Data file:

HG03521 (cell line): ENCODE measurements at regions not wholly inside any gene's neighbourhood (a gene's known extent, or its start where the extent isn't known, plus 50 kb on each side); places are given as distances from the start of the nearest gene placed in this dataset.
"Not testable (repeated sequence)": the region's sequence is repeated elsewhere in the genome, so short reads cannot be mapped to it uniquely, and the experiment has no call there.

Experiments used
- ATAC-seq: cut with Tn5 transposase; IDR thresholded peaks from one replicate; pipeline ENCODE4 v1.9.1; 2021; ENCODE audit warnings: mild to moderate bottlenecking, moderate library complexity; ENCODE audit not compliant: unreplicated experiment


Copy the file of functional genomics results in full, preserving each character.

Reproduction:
HG03521 (cell line): ENCODE measurements at regions not wholly inside any gene's neighbourhood (a gene's known extent, or its start where the extent isn't known, plus 50 kb on each side); places are given as distances from the start of the nearest gene placed in this dataset.
"Not testable (repeated sequence)": the region's sequence is repeated elsewhere in the genome, so short reads cannot be mapped to it uniquely, and the experiment has no call there.

Experiments used
- ATAC-seq: cut with Tn5 transposase; IDR thresholded peaks from one replicate; pipeline ENCODE4 v1.9.1; 2021; ENCODE audit warnings: mild to moderate bottlenecking, moderate library complexity; ENCODE audit not compliant: unreplicated experiment